Physician assistants and nurse practitioners can be held liable for billing fraud on their NPI.
The lawsuit involving Mark G. Midei, MD, and unnecessary stent procedures for St. Joseph Medical Center patients, has settled after six weeks of trial.
Senate Bill 1792 would change requirements for expert witnesses, and enable attorneys to question patients' subsequent healthcare providers.
A proposed new bill in Georgia seeks to take medical malpractice cases out of the court system and treat them more like worker's compensation cases.
Senate Bill 438 proposes the state create patient safety commission to discuss and mediate malpractice incidents before cases go to trial.
An elderly man opted for "no heroics" if things went wrong in surgery, but his family felt differently.
A malpractice suit involving a physician who prescribed antidepressants without seeing his patient for years serves as a warning against overmedication.
A New York court ruled in a favor of a patient who sued her physician for medical malpractice after their affair ended.
An eager, young clinician makes a serious mistake that causes a heart attack.
Court dismisses concerns that medical malpractice expert panels exert too much pressure on juries.
Details of the implementation of pay for performance incentive programs and the context in which they are introduced may have an important bearing on their outcome.
Health officials have confirmed the presence of the fungus Exserohilum rostratum in unopened recalled steroid vials from New England Compounding Pharmacy.
The Kansas Supreme Court ruled in favor of reducing the damages awarded to a patient who had the wrong ovary surgically removed from $759,679 to $334,679.
Miscommunication among hospital staff was cited as the top reason why respondents believe most medical mistakes occur.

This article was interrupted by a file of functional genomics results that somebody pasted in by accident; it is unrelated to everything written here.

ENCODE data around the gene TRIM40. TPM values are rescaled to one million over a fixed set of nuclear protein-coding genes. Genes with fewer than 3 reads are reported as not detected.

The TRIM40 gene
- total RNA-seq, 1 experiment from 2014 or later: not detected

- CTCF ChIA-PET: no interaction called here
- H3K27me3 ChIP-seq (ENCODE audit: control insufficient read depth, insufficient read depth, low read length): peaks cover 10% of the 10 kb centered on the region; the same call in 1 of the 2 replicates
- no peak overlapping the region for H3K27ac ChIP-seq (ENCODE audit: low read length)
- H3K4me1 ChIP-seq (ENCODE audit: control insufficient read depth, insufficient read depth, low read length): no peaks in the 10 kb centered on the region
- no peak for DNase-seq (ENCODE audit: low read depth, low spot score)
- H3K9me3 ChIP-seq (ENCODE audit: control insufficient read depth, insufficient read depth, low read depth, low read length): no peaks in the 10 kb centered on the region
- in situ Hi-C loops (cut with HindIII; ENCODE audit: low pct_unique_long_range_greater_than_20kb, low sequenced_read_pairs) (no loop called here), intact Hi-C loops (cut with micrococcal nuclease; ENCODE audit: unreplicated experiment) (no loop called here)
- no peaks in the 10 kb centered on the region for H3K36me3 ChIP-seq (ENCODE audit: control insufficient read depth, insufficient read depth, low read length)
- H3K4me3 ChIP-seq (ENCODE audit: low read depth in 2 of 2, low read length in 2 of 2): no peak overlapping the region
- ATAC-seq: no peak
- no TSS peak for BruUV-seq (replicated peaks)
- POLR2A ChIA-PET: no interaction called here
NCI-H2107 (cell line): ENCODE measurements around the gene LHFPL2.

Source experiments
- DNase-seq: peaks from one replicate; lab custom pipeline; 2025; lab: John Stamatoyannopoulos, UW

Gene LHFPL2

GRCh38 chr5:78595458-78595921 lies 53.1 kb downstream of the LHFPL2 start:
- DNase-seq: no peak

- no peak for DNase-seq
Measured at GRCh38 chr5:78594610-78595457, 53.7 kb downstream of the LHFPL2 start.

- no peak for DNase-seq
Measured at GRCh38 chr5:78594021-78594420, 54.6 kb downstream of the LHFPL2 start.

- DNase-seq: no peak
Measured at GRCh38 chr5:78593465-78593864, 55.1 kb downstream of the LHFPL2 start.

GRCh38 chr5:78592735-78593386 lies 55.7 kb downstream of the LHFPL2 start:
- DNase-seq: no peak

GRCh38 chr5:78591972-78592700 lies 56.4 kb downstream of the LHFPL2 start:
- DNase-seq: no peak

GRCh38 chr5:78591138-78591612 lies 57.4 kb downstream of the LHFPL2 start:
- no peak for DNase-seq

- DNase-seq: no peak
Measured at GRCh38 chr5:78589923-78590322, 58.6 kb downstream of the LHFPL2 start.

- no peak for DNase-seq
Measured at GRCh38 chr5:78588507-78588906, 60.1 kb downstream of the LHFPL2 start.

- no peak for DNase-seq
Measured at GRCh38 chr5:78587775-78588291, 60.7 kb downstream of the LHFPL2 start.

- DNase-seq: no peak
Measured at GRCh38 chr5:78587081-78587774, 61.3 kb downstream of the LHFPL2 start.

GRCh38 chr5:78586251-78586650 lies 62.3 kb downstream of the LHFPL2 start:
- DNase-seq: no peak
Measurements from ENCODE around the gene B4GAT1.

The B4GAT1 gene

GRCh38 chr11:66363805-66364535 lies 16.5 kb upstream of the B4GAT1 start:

The program allows clinicians to acknowledge making a mistake without it being used as an admission of liability.
According to the decision, the cap "infringes on the jury's constitutionally protected purpose of determining the amount of damages sustained by an injured party."
A lack of communication between a surgeon and an anesthetist has disastrous consequences.
Many hospitals scored fewer than 50 points on the 100-point hospital safety scale, which rated facilities based on their performance in six categories.
The new law incentivizes defendants in medical malpractice cases to make settlement offers early in the litigation process to cut back on the time, expenses and uncertainty associated with malpractice lawsuits.
Was a clinician negligent in the administration of a standard drug used for treating pancreatitis?
A Bronx jury awarded close to $120 million to a woman who suffered brain damage after being treated at three New York area hospitals.
Medical malpractice lawsuits can take anywhere between 20 months to 44 months to be resolved, study findings suggest.
Accusations of racial discrimination are raised against an unsuspecting supervisor.
Employing professional translators for non-English speaking patients in hospital emergency departments (EDs) reduces miscommunication and errors, study results suggest.
Consumer rights groups contend that declines reflect a nationwide reduction in malpractice lawsuits, but the Pennsylvania judiciary attributes the changes to two rules implemented in 2003.
Seven healthcare systems in Massachusetts will formally pilot a project that will attempt to resolve medical liability issues without malpractice trials.
A former airman who lost his legs due to a botched gallbladder surgery is challenging the Feres Doctrine and suing the U.S. government, the Air Force and the David Grant Medical Center for medical malpractice.
New York state spent the most in malpractice payouts in 2011.
Clinicians' ability to provide patient care may be impaired immediately after surgical catastrophes, but few report receiving time off.
Malpractice laims in which an indemnity payment was made were associated with higher mean defense costs -- $45,070 vs. $17,130 -- an analysis reveals.